In your use of the Website and/or Services you shall: comply with all applicable laws, regulations, directives and legislations which apply to your Use of the Website and/or Services in whatever country you are physically located including without limitation any and all consumer law, export control laws and regulations; provide to us true, correct and accurate information and promptly inform us in the event that any information that you have provided to us changes or becomes inaccurate; notify Mondaq immediately of any circumstances where you have reason to believe that any Intellectual Property Rights or any other rights of any third party may have been infringed; co-operate with reasonable security or other checks or requests for information made by Mondaq from time to time; and at all times be fully liable for the breach of any of these Terms by a third party using your login details to access the Website and/or Services

however, you shall not: do anything likely to impair, interfere with or damage or cause harm or distress to any persons, or the network; do anything that will infringe any Intellectual Property Rights or other rights of Mondaq or any third party; or use the Website, Services and/or Content otherwise than in accordance with these Terms; use any trade marks or service marks of Mondaq or the Contributors, or do anything which may be seen to take unfair advantage of the reputation and goodwill of Mondaq or the Contributors, or the Website, Services and/or Content.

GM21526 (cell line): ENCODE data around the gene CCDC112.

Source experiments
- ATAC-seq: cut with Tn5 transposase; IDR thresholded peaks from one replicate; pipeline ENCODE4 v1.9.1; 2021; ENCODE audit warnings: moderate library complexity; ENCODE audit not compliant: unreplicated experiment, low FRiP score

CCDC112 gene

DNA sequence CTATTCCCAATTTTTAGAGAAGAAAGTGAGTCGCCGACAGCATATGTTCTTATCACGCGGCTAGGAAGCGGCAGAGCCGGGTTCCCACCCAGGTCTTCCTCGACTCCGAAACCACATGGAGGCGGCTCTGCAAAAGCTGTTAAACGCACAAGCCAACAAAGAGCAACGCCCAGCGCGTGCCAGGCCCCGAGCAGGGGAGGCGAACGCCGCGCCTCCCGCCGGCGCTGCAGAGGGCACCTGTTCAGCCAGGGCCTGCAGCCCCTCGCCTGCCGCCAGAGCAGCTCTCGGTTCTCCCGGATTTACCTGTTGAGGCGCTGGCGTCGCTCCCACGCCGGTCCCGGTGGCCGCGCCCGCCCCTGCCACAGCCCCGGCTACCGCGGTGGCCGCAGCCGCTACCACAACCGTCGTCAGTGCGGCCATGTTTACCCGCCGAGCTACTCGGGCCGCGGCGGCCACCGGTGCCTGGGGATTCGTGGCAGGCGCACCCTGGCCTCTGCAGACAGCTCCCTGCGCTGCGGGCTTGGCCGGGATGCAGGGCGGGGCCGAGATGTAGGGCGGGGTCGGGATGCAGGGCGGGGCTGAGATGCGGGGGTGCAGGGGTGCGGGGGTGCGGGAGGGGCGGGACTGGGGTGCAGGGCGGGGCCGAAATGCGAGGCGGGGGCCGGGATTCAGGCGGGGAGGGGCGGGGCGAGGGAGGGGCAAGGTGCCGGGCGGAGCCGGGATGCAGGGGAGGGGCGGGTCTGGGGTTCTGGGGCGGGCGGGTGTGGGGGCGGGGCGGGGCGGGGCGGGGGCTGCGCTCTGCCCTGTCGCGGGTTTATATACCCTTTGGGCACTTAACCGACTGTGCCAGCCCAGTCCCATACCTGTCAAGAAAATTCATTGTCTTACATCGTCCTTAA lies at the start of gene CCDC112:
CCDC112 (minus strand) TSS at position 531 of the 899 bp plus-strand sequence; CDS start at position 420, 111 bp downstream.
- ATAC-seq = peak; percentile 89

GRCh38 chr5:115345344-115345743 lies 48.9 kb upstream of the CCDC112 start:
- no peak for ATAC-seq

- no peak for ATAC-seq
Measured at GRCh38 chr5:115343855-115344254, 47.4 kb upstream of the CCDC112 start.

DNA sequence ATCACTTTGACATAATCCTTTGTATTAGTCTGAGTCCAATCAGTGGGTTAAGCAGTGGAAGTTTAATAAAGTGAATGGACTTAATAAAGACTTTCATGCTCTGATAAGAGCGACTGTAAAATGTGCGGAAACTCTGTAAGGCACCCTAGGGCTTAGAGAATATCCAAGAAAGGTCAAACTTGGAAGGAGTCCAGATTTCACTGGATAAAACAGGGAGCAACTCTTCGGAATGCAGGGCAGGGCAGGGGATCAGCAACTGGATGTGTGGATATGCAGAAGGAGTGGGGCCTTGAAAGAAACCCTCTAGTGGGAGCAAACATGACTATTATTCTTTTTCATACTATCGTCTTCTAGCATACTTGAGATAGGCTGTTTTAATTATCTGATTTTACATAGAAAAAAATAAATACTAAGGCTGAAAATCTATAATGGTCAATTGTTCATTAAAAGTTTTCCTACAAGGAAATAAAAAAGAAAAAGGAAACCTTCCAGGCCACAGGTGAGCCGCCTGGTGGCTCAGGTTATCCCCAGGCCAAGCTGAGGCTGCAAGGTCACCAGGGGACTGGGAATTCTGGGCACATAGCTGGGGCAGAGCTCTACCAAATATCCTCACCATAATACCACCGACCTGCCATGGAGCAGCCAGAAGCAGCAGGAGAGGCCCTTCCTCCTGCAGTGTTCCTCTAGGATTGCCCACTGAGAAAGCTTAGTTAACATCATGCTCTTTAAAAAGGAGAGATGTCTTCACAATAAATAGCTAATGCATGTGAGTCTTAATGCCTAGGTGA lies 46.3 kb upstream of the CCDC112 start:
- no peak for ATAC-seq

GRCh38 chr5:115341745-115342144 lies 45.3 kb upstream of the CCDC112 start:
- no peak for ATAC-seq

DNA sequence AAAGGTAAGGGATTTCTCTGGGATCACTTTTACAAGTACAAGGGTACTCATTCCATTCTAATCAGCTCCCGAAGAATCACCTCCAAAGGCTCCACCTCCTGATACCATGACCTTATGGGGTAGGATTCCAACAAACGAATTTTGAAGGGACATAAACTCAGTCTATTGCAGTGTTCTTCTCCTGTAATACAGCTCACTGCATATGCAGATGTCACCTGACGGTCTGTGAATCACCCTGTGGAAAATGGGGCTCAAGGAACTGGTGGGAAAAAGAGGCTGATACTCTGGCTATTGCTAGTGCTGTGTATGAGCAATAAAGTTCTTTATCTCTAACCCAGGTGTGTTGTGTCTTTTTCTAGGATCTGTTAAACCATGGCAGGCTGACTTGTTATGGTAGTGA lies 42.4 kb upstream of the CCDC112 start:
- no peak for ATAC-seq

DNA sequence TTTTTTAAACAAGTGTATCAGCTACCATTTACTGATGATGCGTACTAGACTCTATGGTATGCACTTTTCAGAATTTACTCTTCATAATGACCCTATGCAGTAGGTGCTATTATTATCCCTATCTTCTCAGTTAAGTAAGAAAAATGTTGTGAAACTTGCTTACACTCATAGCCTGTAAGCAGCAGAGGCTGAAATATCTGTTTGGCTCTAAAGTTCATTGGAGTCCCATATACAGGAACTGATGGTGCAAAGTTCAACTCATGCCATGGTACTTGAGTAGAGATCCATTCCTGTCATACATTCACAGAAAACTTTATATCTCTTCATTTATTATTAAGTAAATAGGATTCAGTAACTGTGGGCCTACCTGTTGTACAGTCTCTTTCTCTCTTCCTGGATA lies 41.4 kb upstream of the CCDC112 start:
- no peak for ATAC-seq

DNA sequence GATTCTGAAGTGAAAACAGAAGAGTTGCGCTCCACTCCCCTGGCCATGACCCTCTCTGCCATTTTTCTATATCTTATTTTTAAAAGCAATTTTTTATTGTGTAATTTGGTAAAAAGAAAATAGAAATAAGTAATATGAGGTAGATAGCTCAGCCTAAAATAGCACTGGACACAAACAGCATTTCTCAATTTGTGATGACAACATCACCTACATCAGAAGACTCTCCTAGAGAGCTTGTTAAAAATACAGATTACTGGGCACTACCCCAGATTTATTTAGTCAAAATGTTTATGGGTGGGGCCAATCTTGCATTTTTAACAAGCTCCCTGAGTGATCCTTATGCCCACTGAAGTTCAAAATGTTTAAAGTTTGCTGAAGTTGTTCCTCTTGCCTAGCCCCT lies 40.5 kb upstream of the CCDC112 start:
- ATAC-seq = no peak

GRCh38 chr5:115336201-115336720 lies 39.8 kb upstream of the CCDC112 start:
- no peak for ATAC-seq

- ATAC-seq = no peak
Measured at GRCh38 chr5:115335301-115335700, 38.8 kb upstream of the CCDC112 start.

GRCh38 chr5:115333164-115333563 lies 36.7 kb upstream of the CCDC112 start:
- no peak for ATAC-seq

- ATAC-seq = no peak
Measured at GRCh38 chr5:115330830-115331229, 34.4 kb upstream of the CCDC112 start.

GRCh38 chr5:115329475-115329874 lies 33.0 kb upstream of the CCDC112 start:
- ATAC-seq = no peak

Mondaq reserves the right, in its sole discretion, to take any action that it deems necessary and appropriate in the event it considers that there is a breach or threatened breach of the Terms.

Mondaq’s Rights and Obligations

Unless otherwise expressly set out to the contrary, nothing in these Terms shall serve to transfer from Mondaq to you, any Intellectual Property Rights owned by and/or licensed to Mondaq and all rights, title and interest in and to such Intellectual Property Rights will remain exclusively with Mondaq and/or its licensors.

Mondaq shall use its reasonable endeavours to make the Website and Services available to you at all times, but we cannot guarantee an uninterrupted and fault free service.

Mondaq reserves the right to make changes to the services and/or the Website or part thereof, from time to time, and we may add, remove, modify and/or vary any elements of features and functionalities of the Website or the services.

Mondaq also reserves the right from time to time to monitor your Use of the Website and/or services.